Reducing solitary confinement

By LANCE TAPLEY  |  November 2, 2011

RECENTLY THE UN CHIEF OFFICIAL ON TORTURE IN ESSENCE ACCUSED AMERICAN SUPERMAXES OF BEING TORTURE CHAMBERS. RECENTLY YOU ALLOWED THE NATIONAL RELIGIOUS CAMPAIGN AGAINST TORTURE TO INTERVIEW YOU. DO YOU FEEL COMFORTABLE WITH THAT WORD "TORTURE" TO DESCRIBE WHAT HAS HAPPENED IN MANY SUPERMAXES? I don't think what we have here is a supermax. I've seen some where the isolation is not only within the cell, but within the corridor. I think long-term confinement in segregation has negative effects. But in some cases you've got very violent, dangerous people. I'm not sure how to fix that. I always use the example of someone who comes into prison with a murder charge and then kills an inmate. At what point do you put that guy back out?

BUT ISN'T LONG-TERM SOLITARY CONFINEMENT OF PEOPLE TORTURE? I don't believe administrative segregation is torture. At some point, I guess, if it goes on long enough and the isolation is severe enough it could be. My concern is what we have here in Maine, and I don't see that here.

Praise for the reformer: A selection of reviews of Ponte's work

• "The reduction in the use of solitary confinement is just one example of the positive management changes he has made. I agree with the commissioner that, whenever possible, it is best to treat people in a more civil manner. The changes that have been made will reduce costs and lead to better outcomes." _Governor Paul LePage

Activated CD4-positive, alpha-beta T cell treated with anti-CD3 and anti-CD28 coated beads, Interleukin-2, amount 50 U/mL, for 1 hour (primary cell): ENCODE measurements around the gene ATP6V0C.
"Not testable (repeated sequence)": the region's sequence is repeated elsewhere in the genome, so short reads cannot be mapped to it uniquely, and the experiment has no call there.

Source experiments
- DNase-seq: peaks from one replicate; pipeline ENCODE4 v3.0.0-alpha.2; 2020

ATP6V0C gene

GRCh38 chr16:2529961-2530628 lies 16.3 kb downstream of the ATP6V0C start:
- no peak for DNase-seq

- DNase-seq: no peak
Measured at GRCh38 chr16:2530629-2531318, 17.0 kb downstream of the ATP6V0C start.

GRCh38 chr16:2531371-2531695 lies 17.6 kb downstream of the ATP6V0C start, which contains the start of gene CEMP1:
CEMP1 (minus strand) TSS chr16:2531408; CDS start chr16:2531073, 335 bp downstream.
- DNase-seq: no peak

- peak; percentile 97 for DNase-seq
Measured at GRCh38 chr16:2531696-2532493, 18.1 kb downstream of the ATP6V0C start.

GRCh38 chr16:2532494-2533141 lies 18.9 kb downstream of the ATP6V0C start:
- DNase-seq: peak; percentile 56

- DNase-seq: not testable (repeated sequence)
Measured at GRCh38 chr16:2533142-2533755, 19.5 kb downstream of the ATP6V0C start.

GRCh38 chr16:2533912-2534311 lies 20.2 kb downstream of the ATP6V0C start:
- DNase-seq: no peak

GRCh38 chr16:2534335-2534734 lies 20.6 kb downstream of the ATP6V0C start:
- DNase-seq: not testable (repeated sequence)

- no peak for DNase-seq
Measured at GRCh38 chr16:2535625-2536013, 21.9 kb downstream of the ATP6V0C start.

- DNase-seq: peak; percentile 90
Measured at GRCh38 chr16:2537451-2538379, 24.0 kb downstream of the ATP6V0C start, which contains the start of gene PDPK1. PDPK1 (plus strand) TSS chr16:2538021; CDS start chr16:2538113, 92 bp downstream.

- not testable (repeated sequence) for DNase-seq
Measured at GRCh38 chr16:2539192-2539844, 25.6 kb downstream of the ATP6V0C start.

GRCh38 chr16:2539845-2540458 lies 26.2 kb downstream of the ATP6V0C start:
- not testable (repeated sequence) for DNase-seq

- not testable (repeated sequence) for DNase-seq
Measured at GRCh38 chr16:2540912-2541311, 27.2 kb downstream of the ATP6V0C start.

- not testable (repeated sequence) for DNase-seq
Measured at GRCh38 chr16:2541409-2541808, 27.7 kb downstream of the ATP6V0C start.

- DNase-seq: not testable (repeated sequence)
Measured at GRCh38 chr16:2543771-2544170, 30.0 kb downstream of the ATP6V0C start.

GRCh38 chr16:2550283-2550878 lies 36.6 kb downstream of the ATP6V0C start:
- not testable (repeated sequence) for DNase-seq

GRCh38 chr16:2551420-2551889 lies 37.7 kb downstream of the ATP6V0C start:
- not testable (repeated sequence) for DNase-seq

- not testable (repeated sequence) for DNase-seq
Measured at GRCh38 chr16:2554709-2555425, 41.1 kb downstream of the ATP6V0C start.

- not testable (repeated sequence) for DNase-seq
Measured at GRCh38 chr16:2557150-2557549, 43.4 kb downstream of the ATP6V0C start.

• "Commissioner Ponte has taken an extraordinary step. He has reduced the solitary-confinement population in Maine's prisons by 70 percent. It is the right time for state legislators, governors, and directors of corrections in other states to do the same." _Reverend Richard Killmer, Executive Director, National Religious Campaign Against Torture

• "Commissioner Ponte has achieved extraordinary reforms to limit solitary confinement — effectively, torture — at the Maine State Prison. By treating prisoners like human beings, he is giving them a chance at turning their lives around in prison and when they return to our communities." _Shenna Bellows, Executive Director, American Civil Liberties Union of Maine  

Lance Tapley can be reached

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